Without the histological diagnosis that was made possible by EBUS our patient may have gone undiagnosed for some more time. Firstly, over one-third of carcinoid tumors are diagnosed only at thoracotomy, [15] and this patient was not fit for such a procedure. Secondly, while the diagnostic accuracy of CT-guided needle biopsy is equivalent to EBUS, [16] pneumothorax rates are frequently greater than 40% [17],[18] and increase with reducing lesion size. [19] In addition, cytologic diagnosis of carcinoid is problematic, [20] complicating use of fine needle aspiration for diagnosis. Thirdly, the sensitivity of PET scanning in carcinoid tumors is low, ranging around 75%, [21] which is thought to be a result of their small size and the hypometabolic state.

While 5-year survival from typical carcinoid tumors is as much as 91%, [14] delay in diagnosis is undesirable as regional lymph node involvement is seen in 10% [15] and is associated with adverse outcomes, even in typical carcinoid tumors. [14] Distant metastases are seen in 1.5% of cases. [15]

This case illustrates the significant value of bronchoscopy using EBUS in the investigation of small peripheral pulmonary nodules. Peripheral pulmonary carcinoid tumors may reliably be diagnosed using transbronchial biopsy, and their ultrasonographic appearance seems to be similar to other bronchogenic carcinomas. We feel that, where possible, all patients presenting with solitary pulmonary nodules should be investigated initially using EBUS due to its high diagnostic rate and very low incidence of adverse events.

   References Top

1.Modlin IM, Lye KD, Kidd M. A 5-decade analysis of 13,715 carcinoid tumors. Cancer 2003;97:934-59.  Back to cited text no. 1    
2.Quaedvlieg PF, Visser O, Lamers CB, Janssen-Heijen ML, Taal BG. Epidemiology and survival in patients with carcinoid disease in The Netherlands: An epidemiological study with 2391 patients. Ann Oncol 2001;12:1295-300.   Back to cited text no. 2    
3.Hemminki K, Li X. Incidence trends and risk factors of carcinoid tumors: A nationwide epidemiologic study from Sweden. Cancer 2001;92:2204-10.  Back to cited text no. 3    
4.Nessi R, Basso Ricci P, Basso Ricci S, Bosco M, Blanc M, Uslenghi C. Bronchial carcinoid tumors: Radiologic observations in 49 cases. J Thorac Imaging 1991;6:47-53.  Back to cited text no. 4    
5.Okike N, Bernatz PE, Woolner LB. Carcinoid tumors of the lung . Ann Thorac Surg 1976;22:270-7.  Back to cited text no. 5    
6.Gephardt GN, Belovich DM. Cytology of pulmonary carcinoid tumors. Acta Cytol 1982;26:434-8.   Back to cited text no. 6    
7.Paone G, Nicastri E, Lucantoni G, Dello Iacono R, Battistoni P, D'Angeli AL, et al . Endobronchial ultrasound-driven biopsy in the diagnosis of peripheral lung lesions. Chest 2005;128:3551-7.  Back to cited text no. 7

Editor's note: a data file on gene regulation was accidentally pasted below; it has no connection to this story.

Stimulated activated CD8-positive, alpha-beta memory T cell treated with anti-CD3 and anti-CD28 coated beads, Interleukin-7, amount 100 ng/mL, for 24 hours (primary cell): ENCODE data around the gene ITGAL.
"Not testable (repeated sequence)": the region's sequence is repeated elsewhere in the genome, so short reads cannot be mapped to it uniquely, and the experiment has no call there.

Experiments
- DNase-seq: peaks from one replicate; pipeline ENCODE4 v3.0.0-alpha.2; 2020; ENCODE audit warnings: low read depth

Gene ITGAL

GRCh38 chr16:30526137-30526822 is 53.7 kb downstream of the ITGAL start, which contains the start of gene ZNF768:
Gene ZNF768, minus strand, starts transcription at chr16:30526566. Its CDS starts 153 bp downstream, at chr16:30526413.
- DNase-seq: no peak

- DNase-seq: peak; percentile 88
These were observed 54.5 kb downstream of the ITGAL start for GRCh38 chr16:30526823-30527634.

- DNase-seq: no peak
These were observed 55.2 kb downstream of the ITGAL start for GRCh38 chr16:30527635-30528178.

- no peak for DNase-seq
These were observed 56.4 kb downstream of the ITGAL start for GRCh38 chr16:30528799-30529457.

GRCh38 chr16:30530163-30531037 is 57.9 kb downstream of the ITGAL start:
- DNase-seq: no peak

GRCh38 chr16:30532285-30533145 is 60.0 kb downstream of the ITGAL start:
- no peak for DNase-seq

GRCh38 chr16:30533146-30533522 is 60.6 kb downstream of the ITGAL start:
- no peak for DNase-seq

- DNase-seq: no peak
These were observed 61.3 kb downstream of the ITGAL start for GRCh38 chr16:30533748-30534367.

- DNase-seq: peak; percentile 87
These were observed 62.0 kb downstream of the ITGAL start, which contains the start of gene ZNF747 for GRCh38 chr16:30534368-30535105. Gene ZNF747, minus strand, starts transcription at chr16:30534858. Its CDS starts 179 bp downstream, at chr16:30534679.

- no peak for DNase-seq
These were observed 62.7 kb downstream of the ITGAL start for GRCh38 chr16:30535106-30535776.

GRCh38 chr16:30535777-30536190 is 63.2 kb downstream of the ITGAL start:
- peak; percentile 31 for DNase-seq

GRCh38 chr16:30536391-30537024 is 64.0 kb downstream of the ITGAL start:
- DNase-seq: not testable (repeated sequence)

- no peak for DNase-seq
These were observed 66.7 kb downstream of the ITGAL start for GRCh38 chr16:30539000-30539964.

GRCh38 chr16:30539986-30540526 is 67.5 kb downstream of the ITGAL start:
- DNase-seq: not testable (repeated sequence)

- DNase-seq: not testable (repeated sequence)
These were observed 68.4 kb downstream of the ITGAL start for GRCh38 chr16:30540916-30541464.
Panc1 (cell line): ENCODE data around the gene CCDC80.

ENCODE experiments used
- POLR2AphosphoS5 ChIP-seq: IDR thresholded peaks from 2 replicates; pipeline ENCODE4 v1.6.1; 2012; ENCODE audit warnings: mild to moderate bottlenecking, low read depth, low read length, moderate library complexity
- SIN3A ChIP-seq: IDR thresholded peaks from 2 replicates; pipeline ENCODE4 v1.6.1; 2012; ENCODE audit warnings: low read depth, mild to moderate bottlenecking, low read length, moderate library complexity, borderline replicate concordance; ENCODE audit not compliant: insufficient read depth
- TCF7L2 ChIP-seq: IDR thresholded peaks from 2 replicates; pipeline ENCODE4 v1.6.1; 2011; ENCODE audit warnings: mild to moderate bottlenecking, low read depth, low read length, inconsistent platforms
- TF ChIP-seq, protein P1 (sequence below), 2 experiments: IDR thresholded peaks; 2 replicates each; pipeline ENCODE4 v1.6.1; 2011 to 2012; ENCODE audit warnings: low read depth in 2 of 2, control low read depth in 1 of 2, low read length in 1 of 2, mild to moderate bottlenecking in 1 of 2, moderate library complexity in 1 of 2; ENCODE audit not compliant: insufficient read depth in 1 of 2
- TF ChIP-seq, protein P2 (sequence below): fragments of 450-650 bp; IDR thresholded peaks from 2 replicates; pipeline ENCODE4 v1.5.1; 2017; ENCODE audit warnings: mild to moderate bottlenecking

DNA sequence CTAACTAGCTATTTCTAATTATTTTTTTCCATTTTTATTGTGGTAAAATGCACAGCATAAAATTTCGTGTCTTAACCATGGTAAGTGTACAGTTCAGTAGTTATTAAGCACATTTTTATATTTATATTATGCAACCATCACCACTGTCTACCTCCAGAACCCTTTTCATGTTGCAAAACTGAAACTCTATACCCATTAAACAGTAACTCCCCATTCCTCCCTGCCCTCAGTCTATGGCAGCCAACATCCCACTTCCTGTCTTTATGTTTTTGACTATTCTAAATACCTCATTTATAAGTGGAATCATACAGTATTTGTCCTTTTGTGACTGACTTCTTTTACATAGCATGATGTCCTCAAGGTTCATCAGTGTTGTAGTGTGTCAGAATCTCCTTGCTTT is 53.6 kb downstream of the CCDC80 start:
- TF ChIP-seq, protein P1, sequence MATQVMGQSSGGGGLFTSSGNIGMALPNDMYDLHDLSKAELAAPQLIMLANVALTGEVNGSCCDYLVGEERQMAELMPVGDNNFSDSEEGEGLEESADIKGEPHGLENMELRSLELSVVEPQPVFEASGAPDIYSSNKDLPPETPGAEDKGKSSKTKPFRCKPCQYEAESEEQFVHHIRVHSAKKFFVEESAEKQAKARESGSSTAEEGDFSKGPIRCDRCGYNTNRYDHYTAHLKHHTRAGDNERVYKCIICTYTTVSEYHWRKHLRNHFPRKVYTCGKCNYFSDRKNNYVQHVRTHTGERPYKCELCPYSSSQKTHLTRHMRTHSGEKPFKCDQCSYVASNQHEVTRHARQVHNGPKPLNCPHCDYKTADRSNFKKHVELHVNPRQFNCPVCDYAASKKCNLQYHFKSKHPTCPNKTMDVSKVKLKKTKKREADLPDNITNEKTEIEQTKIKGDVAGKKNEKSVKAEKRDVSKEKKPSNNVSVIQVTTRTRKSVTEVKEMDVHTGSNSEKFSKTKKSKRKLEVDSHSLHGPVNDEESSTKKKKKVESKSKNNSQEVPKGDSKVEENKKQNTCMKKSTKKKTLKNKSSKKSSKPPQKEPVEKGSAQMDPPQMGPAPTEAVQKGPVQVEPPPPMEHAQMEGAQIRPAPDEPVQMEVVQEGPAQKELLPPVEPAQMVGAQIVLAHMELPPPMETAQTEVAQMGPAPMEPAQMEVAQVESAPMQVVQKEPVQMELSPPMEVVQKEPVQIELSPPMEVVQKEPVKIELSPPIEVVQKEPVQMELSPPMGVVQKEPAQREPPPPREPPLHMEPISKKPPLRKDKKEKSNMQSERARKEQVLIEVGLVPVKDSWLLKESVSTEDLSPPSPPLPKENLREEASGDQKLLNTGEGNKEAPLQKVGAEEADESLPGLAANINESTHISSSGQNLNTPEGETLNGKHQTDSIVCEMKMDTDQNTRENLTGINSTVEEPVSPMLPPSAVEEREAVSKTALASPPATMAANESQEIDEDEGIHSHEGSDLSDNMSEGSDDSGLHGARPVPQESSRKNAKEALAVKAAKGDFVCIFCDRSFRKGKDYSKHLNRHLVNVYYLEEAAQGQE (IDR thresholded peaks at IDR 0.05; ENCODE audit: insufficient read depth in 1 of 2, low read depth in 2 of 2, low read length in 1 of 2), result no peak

8.Yamada N, Yamazaki K, Kurimoto N, Asahina H, Kikuchi E, Shinagawa N, et al . Factors related to diagnostic yield of transbronchial biopsy using endobronchial ultrasonography with a guide sheath in small peripheral pulmonary lesions. Chest 2007;132:603-8.  Back to cited text no. 8    
9.Baaklini WA, Reinoso MA, Gorin AB, Sharafkaneh A, Manian P. Diagnostic yield of fiberoptic bronchoscopy in evaluating solitary pulmonary nodules. Chest 2000;117:1049-54.  Back to cited text no. 9    
10.Herth FJ, Eberhardt R, Vilmann P, Krasnik M, Ernst A. Real-time endobronchial ultrasound guided transbronchial needle aspiration for sampling mediastinal lymph nodes. Thorax 2006;61:795-8.  Back to cited text no. 10    
11.Kurimoto N, Miyazawa T, Okimasa S, Maeda A, Oiwa H, Miyazu Y, et al . Endobronchial ultrasonography using a guide sheath increases the ability to diagnose peripheral pulmonary lesions endoscopically. Chest 2004;126:959-65.  Back to cited text no. 11    
12.Shirakawa T, Imamura F, Hamamoto J, Honda I, Fukushima K, Sugimoto M, et al . Usefulness of endobronchial ultrasonography for transbronchial lung biopsies of peripheral lung lesions. Respiration 2004;71:260-8.   Back to cited text no. 12    
13.Yoshikawa M, Sukoh N, Yamazaki K, Kanazawa K, Fukumoto S, Harada M, et al . Diagnostic value of endobronchial ultrasonography with a guide sheath for peripheral pulmonary lesions without X-ray fluoroscopy. Chest 2007;131:1788-93.  Back to cited text no. 13    
14.Schrevens L, Vansteenkiste J, Deneffe G, De Leyn P, Verbeken E, Vandenberghe T, et al . Clinical-radiological presentation and outcome of surgically treated pulmonary carcinoid tumors: a long-term single institution experience. Lung Cancer 2004;43:39-45.  Back to cited text no. 14    
15.Fink G, Krelbaum T, Yellin A, Bendayan D, Saute M, Glazer M, et al . Pulmonary carcinoid: Presentation, diagnosis, and outcome in 142 cases in Israel and review of 640 cases from the literature. Chest 2001;119:1647-51.  Back to cited text no. 15    
16.Ohno Y, Hatabutu H, Takenaka D, Higashino T, Watanabe H, Ohbayashi C, et al . CT-guided transthoracic needle aspiration biopsy of small (< or = 20 mm) solitary pulmonary nodules . AJR Am J Roentgenol 2003;180:1665-9.   Back to cited text no. 16    
17.Kazerooni EA, Lim FT, Mikhail A, Martinez FJ. Risk of pneumothorax in CT-guided transthoracic needle aspiration biopsy of the lung. Radiology 1996;198:371-5.  Back to cited text no. 17    
18.Hirose T, Mori K, Machida S, Tominaga K, Yokoi K, Adachi M. Computed tomographic fluoroscopy-guided transthoracic needle biopsy for diagnosis of pulmonary nodules. Jpn J Clin Oncol 2000;30:259-62.  Back to cited text no. 18    
19.Cox JE, Chiles C, McManus CM, Aquino SL, Choplin RH. Transthoracic needle aspiration biopsy: Variables that affect risk of pneumothorax. Radiology 1999;212:165-8.  Back to cited text no. 19    
20.Aron M, Kapila K, Verma K. Carcinoid tumors of the lung: a diagnostic challenge in bronchial washings. Diagn Cytopathol 2004;30:62-6.  Back to cited text no. 20    
21.Daniels CE, Lowe VJ, Aubrey MC, Allen MS, Jett JR. The utility of fluorodeoxyglucose positron emission tomography in the evaluation of carcinoid tumors presenting as pulmonary nodules. Chest 2007;131:255-60.  Back to cited text no. 21    


  [Figure 1], [Figure 2], [Figure 3A], [Figure 3B]